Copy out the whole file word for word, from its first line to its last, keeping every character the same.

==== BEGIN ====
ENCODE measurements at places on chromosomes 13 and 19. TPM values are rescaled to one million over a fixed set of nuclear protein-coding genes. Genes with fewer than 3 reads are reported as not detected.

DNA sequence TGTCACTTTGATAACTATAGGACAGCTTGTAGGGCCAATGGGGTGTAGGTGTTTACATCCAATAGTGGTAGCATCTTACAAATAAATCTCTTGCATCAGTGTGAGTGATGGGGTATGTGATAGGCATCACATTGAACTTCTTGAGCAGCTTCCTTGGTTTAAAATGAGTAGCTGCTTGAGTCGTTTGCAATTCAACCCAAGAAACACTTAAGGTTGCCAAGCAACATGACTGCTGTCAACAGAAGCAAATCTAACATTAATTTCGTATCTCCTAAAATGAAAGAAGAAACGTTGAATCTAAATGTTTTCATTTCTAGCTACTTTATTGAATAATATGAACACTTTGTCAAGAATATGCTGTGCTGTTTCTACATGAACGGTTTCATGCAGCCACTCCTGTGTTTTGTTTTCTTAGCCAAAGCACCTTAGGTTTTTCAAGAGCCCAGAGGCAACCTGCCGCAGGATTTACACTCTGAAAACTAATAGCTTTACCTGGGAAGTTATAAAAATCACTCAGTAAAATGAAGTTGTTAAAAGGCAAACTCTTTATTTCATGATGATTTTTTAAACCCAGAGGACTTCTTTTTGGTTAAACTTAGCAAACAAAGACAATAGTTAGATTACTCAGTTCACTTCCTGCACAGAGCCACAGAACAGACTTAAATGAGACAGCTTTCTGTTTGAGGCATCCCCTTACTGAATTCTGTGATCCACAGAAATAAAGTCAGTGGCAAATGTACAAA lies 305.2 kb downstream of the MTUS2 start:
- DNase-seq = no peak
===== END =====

ENCODE measurements at places on chromosomes 13 and 19. TPM values are rescaled to one million over a fixed set of nuclear protein-coding genes. Genes with fewer than 3 reads are reported as not detected.

DNA sequence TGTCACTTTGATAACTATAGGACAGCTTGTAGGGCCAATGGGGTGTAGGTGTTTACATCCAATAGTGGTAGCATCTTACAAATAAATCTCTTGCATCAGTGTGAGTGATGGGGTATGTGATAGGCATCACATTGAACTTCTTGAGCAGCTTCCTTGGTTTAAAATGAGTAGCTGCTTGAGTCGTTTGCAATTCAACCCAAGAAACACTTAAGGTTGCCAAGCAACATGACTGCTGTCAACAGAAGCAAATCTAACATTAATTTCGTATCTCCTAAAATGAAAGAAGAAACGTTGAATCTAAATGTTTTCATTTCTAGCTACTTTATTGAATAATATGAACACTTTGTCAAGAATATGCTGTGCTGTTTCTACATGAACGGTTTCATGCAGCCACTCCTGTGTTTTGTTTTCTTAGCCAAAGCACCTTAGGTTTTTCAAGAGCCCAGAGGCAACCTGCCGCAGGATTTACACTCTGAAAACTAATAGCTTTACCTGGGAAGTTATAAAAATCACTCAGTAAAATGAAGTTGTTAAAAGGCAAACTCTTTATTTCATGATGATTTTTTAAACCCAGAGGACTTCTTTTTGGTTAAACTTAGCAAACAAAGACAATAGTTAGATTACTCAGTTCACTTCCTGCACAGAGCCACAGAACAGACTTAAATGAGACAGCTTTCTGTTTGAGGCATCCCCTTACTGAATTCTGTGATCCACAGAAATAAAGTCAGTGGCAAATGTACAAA lies 305.2 kb downstream of the MTUS2 start:
- DNase-seq = no peak